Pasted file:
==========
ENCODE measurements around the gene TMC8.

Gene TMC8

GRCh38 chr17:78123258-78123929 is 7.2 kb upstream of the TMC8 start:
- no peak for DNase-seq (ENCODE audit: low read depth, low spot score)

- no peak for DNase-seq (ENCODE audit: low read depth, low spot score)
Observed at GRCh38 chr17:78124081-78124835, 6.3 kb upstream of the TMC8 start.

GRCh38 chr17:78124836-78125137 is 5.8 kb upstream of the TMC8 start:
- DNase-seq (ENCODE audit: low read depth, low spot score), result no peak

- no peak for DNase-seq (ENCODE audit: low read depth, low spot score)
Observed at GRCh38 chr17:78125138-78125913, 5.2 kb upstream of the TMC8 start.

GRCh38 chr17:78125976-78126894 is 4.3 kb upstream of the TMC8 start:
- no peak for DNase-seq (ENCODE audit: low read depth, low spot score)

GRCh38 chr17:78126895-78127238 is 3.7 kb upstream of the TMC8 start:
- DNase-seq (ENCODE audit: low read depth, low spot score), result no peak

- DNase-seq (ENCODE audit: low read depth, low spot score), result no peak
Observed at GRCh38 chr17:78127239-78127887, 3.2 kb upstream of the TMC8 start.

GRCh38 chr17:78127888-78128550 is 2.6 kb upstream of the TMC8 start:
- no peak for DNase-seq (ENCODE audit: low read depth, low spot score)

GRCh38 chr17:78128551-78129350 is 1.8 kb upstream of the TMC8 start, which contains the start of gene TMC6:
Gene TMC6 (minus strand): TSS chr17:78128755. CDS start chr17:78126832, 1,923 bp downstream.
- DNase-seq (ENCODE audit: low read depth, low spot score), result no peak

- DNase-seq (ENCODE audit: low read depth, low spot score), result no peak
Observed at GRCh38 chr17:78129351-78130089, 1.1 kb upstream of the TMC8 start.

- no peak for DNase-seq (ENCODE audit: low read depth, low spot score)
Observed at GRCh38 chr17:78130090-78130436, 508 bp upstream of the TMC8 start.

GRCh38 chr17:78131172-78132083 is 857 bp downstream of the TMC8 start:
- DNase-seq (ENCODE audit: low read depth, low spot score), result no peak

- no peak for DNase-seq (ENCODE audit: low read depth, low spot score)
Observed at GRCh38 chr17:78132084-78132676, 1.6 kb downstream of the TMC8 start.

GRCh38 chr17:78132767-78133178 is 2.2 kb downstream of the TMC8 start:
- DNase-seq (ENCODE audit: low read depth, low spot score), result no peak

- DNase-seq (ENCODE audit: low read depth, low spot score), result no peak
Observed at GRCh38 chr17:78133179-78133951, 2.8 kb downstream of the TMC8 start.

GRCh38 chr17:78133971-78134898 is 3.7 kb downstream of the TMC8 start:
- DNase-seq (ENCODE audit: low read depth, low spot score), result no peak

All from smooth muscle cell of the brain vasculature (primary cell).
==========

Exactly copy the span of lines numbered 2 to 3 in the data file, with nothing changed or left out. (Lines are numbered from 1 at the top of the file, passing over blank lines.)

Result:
Gene TMC8

GRCh38 chr17:78123258-78123929 is 7.2 kb upstream of the TMC8 start: